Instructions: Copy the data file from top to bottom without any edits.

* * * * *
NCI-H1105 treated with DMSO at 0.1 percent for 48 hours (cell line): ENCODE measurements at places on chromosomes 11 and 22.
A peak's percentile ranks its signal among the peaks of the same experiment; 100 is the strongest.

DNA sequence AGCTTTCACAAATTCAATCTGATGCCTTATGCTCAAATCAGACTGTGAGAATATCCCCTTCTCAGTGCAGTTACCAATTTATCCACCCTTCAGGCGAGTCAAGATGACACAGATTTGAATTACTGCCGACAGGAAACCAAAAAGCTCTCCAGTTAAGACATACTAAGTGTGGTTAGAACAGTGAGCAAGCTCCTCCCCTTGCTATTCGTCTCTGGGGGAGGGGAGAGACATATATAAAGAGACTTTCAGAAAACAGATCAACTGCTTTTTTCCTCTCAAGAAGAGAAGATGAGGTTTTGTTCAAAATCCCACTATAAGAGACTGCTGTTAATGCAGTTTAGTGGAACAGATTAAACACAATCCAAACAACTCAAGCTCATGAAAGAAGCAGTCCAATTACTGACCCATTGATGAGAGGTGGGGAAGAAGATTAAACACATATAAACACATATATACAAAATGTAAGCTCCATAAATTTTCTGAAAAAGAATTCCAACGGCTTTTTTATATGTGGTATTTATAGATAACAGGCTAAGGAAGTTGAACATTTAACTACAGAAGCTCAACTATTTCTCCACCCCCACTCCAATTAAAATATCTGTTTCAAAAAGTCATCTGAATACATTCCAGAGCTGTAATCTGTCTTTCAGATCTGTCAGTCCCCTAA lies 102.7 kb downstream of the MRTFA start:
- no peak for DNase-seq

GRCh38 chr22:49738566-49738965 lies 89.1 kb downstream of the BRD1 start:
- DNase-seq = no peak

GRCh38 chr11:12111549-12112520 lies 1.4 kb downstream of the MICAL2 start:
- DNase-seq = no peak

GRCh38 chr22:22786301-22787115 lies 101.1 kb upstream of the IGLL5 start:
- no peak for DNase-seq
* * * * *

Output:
NCI-H1105 treated with DMSO at 0.1 percent for 48 hours (cell line): ENCODE measurements at places on chromosomes 11 and 22.
A peak's percentile ranks its signal among the peaks of the same experiment; 100 is the strongest.

DNA sequence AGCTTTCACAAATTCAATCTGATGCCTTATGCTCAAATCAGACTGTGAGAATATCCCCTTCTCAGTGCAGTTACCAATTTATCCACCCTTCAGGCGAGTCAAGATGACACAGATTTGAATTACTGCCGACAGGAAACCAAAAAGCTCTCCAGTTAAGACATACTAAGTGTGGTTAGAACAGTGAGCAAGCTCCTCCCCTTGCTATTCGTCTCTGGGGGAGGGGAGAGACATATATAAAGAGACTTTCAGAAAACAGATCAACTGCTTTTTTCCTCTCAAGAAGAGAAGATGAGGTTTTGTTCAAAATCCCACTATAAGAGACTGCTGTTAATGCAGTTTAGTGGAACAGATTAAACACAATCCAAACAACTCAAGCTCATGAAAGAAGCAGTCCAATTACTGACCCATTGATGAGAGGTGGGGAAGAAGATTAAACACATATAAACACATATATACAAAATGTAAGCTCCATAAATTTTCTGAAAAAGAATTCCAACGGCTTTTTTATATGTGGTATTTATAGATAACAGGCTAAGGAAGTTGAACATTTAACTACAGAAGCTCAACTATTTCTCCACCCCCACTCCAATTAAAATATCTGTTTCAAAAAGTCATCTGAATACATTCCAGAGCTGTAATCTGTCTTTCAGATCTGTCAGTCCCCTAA lies 102.7 kb downstream of the MRTFA start:
- no peak for DNase-seq

GRCh38 chr22:49738566-49738965 lies 89.1 kb downstream of the BRD1 start:
- DNase-seq = no peak

GRCh38 chr11:12111549-12112520 lies 1.4 kb downstream of the MICAL2 start:
- DNase-seq = no peak

GRCh38 chr22:22786301-22787115 lies 101.1 kb upstream of the IGLL5 start:
- no peak for DNase-seq